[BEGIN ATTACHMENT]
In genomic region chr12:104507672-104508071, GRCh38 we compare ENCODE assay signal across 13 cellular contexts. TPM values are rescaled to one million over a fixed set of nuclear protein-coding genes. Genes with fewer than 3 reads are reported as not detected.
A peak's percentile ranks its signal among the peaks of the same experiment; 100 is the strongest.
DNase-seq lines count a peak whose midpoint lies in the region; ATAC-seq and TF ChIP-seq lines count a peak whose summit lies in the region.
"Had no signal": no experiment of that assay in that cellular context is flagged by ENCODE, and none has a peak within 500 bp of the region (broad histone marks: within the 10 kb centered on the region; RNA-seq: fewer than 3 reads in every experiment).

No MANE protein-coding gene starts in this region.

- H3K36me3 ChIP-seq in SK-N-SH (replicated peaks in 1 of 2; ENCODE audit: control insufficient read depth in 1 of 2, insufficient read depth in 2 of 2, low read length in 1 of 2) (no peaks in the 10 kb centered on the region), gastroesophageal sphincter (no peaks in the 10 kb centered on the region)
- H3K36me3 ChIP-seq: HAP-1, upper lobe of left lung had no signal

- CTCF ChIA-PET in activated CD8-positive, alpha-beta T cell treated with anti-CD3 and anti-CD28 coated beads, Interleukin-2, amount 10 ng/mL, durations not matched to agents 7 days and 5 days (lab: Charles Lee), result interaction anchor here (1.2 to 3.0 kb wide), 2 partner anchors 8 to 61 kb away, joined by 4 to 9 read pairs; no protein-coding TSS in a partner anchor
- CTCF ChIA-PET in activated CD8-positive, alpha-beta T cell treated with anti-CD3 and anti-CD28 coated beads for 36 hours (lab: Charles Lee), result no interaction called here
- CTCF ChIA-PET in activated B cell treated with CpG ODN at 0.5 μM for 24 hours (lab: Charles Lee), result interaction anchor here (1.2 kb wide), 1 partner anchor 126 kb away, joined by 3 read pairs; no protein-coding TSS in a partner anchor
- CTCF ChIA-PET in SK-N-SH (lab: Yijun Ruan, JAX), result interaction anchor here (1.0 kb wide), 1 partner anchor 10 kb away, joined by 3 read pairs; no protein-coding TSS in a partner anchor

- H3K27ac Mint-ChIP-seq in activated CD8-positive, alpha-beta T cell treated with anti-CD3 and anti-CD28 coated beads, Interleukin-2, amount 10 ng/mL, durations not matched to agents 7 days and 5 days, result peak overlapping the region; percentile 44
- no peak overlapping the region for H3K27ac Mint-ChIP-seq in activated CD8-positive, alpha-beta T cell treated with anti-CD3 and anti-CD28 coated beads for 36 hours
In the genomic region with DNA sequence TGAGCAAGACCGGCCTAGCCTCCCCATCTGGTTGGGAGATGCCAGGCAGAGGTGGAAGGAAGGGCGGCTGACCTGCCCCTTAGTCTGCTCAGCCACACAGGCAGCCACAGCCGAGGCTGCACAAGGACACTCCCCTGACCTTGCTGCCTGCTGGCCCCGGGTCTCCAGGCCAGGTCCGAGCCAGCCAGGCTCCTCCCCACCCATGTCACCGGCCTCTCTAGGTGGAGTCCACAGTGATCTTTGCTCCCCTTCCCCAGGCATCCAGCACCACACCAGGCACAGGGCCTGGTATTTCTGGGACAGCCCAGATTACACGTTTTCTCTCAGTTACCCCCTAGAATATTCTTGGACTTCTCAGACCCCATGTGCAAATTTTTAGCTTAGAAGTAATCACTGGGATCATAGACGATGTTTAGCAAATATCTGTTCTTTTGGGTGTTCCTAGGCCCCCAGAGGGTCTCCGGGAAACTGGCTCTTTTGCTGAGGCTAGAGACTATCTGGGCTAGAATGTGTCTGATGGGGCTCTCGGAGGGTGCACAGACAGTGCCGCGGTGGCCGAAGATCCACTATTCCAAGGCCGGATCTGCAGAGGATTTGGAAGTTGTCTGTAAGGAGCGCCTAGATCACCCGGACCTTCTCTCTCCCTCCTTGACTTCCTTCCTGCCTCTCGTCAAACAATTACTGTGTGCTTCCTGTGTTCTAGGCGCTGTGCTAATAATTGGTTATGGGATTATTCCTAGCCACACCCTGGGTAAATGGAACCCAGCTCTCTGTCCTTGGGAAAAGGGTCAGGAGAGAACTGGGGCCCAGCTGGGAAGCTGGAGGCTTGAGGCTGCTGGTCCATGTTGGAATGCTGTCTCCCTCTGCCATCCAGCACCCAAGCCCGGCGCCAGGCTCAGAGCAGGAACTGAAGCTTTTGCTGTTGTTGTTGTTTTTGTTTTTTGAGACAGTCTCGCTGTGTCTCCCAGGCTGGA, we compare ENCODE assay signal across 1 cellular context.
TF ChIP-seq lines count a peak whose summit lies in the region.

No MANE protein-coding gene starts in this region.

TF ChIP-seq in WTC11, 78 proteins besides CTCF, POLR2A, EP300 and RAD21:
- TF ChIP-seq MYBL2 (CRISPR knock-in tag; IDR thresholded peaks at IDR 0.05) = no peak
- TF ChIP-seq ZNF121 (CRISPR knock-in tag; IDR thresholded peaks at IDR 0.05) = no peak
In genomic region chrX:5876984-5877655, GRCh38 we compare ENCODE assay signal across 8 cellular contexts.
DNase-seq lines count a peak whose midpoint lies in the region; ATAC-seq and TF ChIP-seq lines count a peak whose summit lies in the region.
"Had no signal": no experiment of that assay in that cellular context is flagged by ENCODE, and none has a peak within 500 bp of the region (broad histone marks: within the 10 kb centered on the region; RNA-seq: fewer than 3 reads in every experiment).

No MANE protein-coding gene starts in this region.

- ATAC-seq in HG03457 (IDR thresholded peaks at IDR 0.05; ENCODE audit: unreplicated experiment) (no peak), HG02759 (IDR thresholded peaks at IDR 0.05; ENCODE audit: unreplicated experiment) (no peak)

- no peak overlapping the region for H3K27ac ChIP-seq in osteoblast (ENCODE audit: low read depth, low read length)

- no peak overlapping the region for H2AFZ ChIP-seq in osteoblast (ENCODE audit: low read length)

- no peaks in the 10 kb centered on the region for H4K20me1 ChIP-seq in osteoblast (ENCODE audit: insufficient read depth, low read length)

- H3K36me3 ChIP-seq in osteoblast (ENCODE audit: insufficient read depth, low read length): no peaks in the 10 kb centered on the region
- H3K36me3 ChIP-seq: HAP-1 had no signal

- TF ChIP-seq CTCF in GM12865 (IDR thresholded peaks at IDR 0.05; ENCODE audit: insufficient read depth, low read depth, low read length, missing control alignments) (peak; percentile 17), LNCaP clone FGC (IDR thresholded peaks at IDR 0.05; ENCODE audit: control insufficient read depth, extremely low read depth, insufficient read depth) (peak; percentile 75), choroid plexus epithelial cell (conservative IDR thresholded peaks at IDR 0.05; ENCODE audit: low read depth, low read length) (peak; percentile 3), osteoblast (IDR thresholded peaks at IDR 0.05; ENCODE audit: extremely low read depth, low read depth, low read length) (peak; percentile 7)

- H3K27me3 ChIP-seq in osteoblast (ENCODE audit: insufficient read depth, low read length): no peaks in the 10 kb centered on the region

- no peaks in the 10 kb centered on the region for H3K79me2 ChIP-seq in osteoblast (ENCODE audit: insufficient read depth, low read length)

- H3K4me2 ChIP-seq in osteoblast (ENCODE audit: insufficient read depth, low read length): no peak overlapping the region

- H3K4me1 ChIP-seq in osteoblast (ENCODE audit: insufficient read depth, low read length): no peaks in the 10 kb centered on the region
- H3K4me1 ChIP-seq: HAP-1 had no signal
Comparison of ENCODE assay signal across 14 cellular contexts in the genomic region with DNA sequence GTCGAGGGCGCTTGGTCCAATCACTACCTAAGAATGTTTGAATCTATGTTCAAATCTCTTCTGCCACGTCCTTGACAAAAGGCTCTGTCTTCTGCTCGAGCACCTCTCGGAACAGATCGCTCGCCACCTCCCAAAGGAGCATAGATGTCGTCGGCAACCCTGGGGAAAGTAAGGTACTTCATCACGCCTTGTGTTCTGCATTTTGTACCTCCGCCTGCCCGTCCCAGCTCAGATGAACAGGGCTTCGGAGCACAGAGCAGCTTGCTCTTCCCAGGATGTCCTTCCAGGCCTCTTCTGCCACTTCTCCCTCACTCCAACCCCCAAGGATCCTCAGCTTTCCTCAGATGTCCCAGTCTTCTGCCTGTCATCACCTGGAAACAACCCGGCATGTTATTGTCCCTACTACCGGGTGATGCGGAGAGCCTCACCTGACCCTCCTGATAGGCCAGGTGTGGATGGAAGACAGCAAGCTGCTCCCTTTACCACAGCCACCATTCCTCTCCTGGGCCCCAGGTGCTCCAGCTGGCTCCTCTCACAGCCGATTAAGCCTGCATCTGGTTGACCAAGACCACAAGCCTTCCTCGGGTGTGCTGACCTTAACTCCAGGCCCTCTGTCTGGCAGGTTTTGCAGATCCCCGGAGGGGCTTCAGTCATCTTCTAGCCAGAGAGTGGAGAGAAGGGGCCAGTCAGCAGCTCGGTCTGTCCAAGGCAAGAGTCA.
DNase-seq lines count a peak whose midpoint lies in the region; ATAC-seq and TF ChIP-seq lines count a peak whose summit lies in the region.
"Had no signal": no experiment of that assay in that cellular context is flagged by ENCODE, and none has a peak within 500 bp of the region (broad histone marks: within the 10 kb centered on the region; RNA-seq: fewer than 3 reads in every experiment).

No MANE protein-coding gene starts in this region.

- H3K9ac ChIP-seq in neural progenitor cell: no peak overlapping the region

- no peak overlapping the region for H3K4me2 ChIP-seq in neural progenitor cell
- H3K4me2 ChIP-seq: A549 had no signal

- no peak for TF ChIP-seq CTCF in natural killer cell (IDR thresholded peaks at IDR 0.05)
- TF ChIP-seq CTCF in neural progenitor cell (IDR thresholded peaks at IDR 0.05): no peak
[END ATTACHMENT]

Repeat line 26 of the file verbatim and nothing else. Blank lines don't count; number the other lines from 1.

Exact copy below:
- no peak overlapping the region for H2AFZ ChIP-seq in osteoblast (ENCODE audit: low read length)